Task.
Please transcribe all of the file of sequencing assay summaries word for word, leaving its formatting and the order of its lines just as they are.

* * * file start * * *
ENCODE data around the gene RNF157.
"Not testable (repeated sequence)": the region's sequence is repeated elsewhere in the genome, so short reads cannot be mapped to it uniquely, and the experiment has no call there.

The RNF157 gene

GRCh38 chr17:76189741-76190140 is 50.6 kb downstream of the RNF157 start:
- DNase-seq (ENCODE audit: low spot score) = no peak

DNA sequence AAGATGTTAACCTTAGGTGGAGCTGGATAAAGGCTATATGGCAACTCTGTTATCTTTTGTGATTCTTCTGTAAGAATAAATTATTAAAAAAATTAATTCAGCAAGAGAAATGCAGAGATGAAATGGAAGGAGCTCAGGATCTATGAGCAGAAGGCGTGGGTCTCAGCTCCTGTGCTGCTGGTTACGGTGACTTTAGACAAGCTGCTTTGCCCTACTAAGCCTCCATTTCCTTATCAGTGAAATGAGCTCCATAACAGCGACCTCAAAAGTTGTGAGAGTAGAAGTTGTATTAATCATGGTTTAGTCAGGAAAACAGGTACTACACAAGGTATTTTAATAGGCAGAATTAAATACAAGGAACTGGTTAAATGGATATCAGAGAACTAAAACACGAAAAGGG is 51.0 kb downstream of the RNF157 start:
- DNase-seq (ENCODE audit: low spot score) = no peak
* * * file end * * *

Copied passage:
ENCODE data around the gene RNF157.
"Not testable (repeated sequence)": the region's sequence is repeated elsewhere in the genome, so short reads cannot be mapped to it uniquely, and the experiment has no call there.

The RNF157 gene

GRCh38 chr17:76189741-76190140 is 50.6 kb downstream of the RNF157 start:
- DNase-seq (ENCODE audit: low spot score) = no peak

DNA sequence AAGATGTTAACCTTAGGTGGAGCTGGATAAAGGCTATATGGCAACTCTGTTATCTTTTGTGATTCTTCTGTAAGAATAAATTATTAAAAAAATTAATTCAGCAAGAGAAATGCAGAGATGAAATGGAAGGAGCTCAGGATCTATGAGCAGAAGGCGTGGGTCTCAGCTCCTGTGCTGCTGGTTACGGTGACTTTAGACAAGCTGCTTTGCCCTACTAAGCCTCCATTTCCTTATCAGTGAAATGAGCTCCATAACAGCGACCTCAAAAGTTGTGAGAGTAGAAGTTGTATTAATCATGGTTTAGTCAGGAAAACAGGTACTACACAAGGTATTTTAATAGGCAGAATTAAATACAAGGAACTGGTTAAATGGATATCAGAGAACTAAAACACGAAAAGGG is 51.0 kb downstream of the RNF157 start:
- DNase-seq (ENCODE audit: low spot score) = no peak